Director X on the social justice commentary of ‘SUPERFLY’

Director X directs on SUPERFLY. Courtesy of Sony Pictures.

Courtney Howard // Film Critic

Updating a beloved classic film can be tricky business. Not all remakes pay their respects to the source material as fluidly and successfully as Director X’s modernization of the 1972 blaxploitation classic, SUPERFLY. Maybe that’s because the tissue connecting the two films, separating each by decades, is a timeless commentary on social justice. Each film was able to channel timely societal frustrations, turning them into defiant art.

Not only is the main protagonist Priest (played in 1972 by Ron O’Neal and in 2018 by Trevor Jackson) forced to battle a ruthless rival gang, but also two crooked white cops, Detective Mason(Jennifer Morrison) and police officer Turk Franklin (Brian F. Durkin). The duo engage in extortion, blackmail and even cold-blooded murder. And things couldn’t get more apropos than when Priest and Officer Franklin engage in fisticuffs – a fight that feels gratifying on the audience’s end, considering we don’t see similar outcomes in real life.

At the film’s recent press day, I spoke with Director X about infusing this pressing sentiment into his art.

Your film embodies a lot of the frustrations going on in society. When Priest gets to finally unleashes on the white cop, it felt like such a catharsis.

That’s built on into the original. At the end of SUPER FLY, he beats up the cops. It was a tagline: Priest beats up the cops. But at the same time, where that frustration the police and the black community have that history, it’s been a battle for a long time. That scene was that cathartic moment for that audience. This, especially now, in the time we live in and the things that have been happening recently, it serendipitously turns into that cathartic moment for the audience to finally see something happen. You know the reality is nothing happens.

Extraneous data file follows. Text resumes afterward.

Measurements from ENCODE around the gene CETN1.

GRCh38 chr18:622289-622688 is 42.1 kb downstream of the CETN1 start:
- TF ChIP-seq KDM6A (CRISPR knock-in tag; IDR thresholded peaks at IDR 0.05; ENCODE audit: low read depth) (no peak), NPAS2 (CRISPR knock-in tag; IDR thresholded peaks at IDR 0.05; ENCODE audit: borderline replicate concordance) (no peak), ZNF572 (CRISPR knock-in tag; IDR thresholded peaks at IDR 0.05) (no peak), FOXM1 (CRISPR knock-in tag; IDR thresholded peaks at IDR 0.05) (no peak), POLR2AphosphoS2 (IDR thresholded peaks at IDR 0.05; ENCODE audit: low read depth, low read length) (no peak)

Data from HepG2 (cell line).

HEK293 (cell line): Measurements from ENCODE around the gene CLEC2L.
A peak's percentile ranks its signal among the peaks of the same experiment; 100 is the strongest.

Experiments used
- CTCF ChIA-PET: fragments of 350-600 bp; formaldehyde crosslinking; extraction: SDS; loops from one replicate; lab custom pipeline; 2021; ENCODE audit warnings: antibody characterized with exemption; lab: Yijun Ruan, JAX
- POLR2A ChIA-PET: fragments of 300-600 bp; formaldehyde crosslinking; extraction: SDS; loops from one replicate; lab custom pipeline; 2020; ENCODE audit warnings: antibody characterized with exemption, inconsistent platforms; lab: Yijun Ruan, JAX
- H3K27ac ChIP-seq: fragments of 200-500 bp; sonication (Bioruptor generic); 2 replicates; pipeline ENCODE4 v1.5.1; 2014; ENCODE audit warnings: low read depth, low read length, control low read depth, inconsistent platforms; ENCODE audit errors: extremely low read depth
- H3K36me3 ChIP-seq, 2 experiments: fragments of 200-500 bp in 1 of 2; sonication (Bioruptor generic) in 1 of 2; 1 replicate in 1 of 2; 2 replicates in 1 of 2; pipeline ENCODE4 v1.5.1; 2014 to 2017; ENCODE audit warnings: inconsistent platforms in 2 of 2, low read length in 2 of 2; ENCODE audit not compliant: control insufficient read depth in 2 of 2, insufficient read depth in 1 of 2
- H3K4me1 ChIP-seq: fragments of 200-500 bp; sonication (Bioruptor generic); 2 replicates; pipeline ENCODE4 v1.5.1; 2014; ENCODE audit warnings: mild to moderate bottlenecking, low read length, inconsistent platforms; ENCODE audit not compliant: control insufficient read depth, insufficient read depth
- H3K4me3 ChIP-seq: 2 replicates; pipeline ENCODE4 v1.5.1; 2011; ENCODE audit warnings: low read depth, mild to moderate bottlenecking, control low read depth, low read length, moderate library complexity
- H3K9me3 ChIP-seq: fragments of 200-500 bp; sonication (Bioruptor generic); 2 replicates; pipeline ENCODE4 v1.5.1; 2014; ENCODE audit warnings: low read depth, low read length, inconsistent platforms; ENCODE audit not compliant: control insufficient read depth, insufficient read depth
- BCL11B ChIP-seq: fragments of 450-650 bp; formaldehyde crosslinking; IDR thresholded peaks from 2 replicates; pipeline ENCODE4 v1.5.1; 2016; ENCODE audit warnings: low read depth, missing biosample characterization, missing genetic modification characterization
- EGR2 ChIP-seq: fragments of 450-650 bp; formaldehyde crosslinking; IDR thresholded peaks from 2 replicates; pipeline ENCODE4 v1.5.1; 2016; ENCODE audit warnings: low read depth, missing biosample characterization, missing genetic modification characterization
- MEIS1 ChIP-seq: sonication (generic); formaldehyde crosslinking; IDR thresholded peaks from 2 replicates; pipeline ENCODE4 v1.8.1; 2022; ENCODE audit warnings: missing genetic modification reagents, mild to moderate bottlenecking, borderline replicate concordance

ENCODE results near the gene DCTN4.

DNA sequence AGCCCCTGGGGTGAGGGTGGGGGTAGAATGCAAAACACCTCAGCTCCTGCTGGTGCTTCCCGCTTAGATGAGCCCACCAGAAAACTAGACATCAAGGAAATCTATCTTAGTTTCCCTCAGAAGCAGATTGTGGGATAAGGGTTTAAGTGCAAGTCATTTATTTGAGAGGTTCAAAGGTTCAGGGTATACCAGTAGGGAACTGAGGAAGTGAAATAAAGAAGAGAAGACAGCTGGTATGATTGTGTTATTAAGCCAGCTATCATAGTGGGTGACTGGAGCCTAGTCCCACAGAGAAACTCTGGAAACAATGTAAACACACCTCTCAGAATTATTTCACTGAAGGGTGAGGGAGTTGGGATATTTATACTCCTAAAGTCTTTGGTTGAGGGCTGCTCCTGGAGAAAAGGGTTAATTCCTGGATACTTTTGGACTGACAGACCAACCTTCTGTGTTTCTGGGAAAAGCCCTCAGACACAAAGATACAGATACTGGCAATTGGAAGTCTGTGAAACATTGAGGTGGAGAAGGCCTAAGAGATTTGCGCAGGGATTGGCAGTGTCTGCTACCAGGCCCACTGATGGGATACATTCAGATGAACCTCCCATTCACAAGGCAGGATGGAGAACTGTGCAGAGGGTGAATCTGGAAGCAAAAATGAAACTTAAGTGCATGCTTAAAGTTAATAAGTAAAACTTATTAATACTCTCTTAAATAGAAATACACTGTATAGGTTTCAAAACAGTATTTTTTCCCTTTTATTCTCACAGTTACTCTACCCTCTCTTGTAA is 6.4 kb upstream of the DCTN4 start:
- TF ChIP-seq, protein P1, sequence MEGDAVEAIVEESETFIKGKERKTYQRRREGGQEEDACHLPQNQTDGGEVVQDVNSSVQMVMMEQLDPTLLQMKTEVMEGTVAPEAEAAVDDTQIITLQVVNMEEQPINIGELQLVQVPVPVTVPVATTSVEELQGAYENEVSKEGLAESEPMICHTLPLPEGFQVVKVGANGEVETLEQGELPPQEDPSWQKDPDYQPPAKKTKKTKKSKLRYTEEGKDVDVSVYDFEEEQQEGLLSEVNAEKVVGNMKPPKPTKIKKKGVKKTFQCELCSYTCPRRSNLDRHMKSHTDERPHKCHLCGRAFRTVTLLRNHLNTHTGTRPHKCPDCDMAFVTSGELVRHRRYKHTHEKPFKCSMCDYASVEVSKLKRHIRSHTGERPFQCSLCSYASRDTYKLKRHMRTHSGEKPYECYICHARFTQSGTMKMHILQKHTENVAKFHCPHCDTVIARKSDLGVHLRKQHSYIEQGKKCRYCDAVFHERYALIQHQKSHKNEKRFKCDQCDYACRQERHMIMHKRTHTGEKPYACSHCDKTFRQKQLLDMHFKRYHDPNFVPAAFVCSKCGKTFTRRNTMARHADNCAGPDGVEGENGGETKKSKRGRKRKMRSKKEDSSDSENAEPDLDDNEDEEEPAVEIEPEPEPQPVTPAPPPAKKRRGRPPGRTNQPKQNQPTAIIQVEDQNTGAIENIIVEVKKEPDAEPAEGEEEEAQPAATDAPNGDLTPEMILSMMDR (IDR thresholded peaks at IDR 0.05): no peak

Why do you think this movie in particular came across your path now?

I don’t know. Sometimes, it’s just work. For me, as a director, this allowed me to make a movie that fits my strengths – like the opening scene. That place with the red and the blue and the starburst. Then we go to Mask and it’s a strip club, but not a normal strip club. [laughs] I was able to turn everything up – that super fly philosophy throughout. We coulda done a single level building somewhere, but we’re doing a super fly strip club.  It’s gonna be multi-level with chandeliers and people hanging from the ceiling and there’s gold and people have masks. For me, on my level, this film gave me that freedom to do a narrative that you can take serious and get invested in, but at the same time, have the visuals that are exciting.

Then socially, what’s going on with the police and what this movie takes on, really, it wouldn’t be the same ten years ago. It’s always an issue, but right now, it’s so much in the forefront. We see this stuff happen and we know how it goes, time and time again. Even if it’s for a couple minutes in a movie where we actually get some justice, at least somewhere we get a moment.

SUPERFLY is now playing.

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